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Q&A: Tony Mason - EXCLUSIVE

18 October 2007

by Rob Wilkins


TO HEAR THE INTERVIEW IN FULL WITH TONY MASON: CLICK HERE


1972 RAC winning co-driver, Tony Mason was once again at the Castle Combe Rallyday event in the UK last month and on stage interviewing the assembled stars for the viewing public. Crash.net Radio managed to catch up with the former Top Gear star and got his thoughts on that event and the WRC in general, prior to the recent two WRC asphalt events in Catalunya and Corsica...



Crash.net:
Tony, you have been involved with the Rallyday event now for a number of years. Just how much has it come on since the first one back in 2001?

Tony Mason:
Immensely. The first one was pretty good and the guys that run it - Darin Frow and Jo and Brian Stubbings, put in a phenomenal amount of work. It is like an amateur organisation - it is not a great company organising it. The first one was very, very efficiently run and everything else. It was a bit smaller and it wasn't supported by such stars names in terms of manufacturers or drivers. But it was really very good from the beginning and each year it has just moved on a few steps more. Since then we have attracted such immense names, like one of the guests today, Hannu Mikkola - the greatest driver ever in the world of rallying. He is here and each year we have had the Waldegard's, the Blomqvist's and all the Swedes and Finns and of course two years ago we had dear Colin McRae. We have always had lots of very good guests and it is getting better every year without doubt.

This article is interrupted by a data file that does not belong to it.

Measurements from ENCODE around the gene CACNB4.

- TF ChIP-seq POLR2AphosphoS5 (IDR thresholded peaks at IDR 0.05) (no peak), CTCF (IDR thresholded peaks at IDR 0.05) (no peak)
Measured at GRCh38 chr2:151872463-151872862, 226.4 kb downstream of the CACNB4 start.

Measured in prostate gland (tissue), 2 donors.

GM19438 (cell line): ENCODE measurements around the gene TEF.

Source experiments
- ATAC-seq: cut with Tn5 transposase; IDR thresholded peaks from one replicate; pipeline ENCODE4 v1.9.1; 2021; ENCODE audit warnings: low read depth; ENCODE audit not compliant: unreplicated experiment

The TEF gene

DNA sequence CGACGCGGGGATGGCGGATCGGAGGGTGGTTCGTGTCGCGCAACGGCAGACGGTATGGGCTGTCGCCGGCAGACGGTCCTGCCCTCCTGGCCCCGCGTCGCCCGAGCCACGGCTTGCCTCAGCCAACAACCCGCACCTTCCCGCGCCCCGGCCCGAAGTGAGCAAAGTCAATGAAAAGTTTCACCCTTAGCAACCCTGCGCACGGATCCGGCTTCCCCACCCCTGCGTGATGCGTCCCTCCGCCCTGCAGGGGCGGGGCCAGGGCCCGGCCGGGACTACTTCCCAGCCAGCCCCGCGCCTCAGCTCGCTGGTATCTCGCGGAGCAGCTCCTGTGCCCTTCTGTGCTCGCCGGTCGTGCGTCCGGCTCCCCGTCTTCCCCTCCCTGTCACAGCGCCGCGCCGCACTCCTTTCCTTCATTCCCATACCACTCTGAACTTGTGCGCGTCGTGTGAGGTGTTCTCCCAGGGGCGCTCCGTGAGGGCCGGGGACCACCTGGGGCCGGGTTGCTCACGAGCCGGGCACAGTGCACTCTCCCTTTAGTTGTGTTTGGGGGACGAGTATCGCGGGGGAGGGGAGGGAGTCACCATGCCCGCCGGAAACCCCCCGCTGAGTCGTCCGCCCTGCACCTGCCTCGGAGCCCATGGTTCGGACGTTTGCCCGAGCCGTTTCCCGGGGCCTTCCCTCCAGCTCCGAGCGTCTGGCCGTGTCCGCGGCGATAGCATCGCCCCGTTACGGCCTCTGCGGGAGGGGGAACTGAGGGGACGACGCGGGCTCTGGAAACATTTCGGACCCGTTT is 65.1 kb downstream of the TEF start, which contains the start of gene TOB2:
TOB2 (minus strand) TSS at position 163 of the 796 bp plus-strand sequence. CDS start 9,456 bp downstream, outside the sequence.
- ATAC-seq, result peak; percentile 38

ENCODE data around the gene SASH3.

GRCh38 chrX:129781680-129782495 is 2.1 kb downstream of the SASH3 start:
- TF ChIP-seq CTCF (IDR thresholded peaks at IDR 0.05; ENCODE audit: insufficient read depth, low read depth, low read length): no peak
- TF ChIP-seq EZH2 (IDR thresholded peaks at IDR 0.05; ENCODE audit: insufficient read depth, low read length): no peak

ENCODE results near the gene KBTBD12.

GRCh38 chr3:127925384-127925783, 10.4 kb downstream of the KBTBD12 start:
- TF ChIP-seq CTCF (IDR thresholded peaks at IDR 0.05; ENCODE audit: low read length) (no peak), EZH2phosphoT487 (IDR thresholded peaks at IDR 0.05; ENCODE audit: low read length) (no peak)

Crash.net:
What have you made of the WRC this year, because at the moment there is quite a close battle going on for the title between Marcus Gronholm and Sebastien Loeb?

TM: